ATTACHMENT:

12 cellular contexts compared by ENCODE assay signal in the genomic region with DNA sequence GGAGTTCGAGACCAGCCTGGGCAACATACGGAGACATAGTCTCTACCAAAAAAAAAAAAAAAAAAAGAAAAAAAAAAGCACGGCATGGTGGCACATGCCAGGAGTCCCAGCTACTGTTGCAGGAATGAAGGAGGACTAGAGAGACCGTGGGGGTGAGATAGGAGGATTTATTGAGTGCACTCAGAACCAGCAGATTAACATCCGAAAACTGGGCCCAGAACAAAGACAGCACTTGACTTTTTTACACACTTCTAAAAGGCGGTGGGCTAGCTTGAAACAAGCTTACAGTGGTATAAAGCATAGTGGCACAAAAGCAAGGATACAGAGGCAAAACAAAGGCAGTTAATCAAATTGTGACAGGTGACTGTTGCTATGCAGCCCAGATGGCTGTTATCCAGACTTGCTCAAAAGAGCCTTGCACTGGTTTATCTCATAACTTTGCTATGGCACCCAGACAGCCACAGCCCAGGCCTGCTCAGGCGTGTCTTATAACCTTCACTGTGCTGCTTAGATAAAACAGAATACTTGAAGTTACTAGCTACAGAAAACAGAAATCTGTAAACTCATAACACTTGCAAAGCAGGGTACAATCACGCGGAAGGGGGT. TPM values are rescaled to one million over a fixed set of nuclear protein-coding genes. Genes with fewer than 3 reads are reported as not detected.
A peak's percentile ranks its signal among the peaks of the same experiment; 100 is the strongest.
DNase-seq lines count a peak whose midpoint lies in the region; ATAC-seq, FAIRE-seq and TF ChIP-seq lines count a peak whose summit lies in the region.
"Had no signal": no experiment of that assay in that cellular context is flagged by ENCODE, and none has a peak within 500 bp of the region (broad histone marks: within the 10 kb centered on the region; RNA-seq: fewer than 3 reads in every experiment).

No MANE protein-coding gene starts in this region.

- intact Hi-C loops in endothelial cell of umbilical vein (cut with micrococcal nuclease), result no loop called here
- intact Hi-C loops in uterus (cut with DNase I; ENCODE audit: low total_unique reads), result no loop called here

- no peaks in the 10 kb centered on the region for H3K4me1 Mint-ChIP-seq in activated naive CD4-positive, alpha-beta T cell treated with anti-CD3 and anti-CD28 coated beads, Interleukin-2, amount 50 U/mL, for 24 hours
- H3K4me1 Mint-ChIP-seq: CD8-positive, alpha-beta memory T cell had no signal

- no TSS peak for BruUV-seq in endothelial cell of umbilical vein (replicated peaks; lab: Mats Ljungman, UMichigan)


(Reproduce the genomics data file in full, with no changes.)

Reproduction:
12 cellular contexts compared by ENCODE assay signal in the genomic region with DNA sequence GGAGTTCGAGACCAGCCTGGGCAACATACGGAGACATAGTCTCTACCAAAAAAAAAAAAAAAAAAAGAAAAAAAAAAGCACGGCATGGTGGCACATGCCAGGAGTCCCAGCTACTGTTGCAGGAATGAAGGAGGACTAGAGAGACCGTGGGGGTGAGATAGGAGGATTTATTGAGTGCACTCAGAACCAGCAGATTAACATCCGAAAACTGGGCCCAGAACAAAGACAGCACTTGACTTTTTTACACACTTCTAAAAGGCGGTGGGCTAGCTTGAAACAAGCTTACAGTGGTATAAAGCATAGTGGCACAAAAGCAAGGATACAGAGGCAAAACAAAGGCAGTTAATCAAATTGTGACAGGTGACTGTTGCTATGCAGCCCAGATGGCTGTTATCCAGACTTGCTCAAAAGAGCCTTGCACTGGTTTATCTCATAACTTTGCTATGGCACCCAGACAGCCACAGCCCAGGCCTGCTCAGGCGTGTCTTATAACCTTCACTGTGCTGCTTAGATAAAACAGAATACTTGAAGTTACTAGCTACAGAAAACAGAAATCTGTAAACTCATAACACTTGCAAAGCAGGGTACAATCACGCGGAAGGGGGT. TPM values are rescaled to one million over a fixed set of nuclear protein-coding genes. Genes with fewer than 3 reads are reported as not detected.
A peak's percentile ranks its signal among the peaks of the same experiment; 100 is the strongest.
DNase-seq lines count a peak whose midpoint lies in the region; ATAC-seq, FAIRE-seq and TF ChIP-seq lines count a peak whose summit lies in the region.
"Had no signal": no experiment of that assay in that cellular context is flagged by ENCODE, and none has a peak within 500 bp of the region (broad histone marks: within the 10 kb centered on the region; RNA-seq: fewer than 3 reads in every experiment).

No MANE protein-coding gene starts in this region.

- intact Hi-C loops in endothelial cell of umbilical vein (cut with micrococcal nuclease), result no loop called here
- intact Hi-C loops in uterus (cut with DNase I; ENCODE audit: low total_unique reads), result no loop called here

- no peaks in the 10 kb centered on the region for H3K4me1 Mint-ChIP-seq in activated naive CD4-positive, alpha-beta T cell treated with anti-CD3 and anti-CD28 coated beads, Interleukin-2, amount 50 U/mL, for 24 hours
- H3K4me1 Mint-ChIP-seq: CD8-positive, alpha-beta memory T cell had no signal

- no TSS peak for BruUV-seq in endothelial cell of umbilical vein (replicated peaks; lab: Mats Ljungman, UMichigan)